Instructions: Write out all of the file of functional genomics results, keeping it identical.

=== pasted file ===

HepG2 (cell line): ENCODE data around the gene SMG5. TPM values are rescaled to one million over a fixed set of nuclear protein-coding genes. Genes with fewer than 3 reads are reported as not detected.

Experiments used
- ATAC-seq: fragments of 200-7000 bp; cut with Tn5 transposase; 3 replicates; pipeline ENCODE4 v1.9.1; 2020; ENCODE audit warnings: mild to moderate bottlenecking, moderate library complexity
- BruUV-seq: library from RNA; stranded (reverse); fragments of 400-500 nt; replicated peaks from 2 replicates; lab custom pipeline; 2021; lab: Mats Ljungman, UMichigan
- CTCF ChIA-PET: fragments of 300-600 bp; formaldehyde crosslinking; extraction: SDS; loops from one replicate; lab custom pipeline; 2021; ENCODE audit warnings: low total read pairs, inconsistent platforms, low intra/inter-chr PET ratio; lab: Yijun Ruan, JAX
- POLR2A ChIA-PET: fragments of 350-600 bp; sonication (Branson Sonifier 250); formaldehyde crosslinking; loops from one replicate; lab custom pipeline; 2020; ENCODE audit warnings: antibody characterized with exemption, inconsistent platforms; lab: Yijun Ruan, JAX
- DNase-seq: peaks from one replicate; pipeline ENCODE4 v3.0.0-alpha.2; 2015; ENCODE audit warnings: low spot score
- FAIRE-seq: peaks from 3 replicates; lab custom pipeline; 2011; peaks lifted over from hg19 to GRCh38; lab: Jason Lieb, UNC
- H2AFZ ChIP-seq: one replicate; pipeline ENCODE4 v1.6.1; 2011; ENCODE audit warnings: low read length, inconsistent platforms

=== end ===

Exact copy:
HepG2 (cell line): ENCODE data around the gene SMG5. TPM values are rescaled to one million over a fixed set of nuclear protein-coding genes. Genes with fewer than 3 reads are reported as not detected.

Experiments used
- ATAC-seq: fragments of 200-7000 bp; cut with Tn5 transposase; 3 replicates; pipeline ENCODE4 v1.9.1; 2020; ENCODE audit warnings: mild to moderate bottlenecking, moderate library complexity
- BruUV-seq: library from RNA; stranded (reverse); fragments of 400-500 nt; replicated peaks from 2 replicates; lab custom pipeline; 2021; lab: Mats Ljungman, UMichigan
- CTCF ChIA-PET: fragments of 300-600 bp; formaldehyde crosslinking; extraction: SDS; loops from one replicate; lab custom pipeline; 2021; ENCODE audit warnings: low total read pairs, inconsistent platforms, low intra/inter-chr PET ratio; lab: Yijun Ruan, JAX
- POLR2A ChIA-PET: fragments of 350-600 bp; sonication (Branson Sonifier 250); formaldehyde crosslinking; loops from one replicate; lab custom pipeline; 2020; ENCODE audit warnings: antibody characterized with exemption, inconsistent platforms; lab: Yijun Ruan, JAX
- DNase-seq: peaks from one replicate; pipeline ENCODE4 v3.0.0-alpha.2; 2015; ENCODE audit warnings: low spot score
- FAIRE-seq: peaks from 3 replicates; lab custom pipeline; 2011; peaks lifted over from hg19 to GRCh38; lab: Jason Lieb, UNC
- H2AFZ ChIP-seq: one replicate; pipeline ENCODE4 v1.6.1; 2011; ENCODE audit warnings: low read length, inconsistent platforms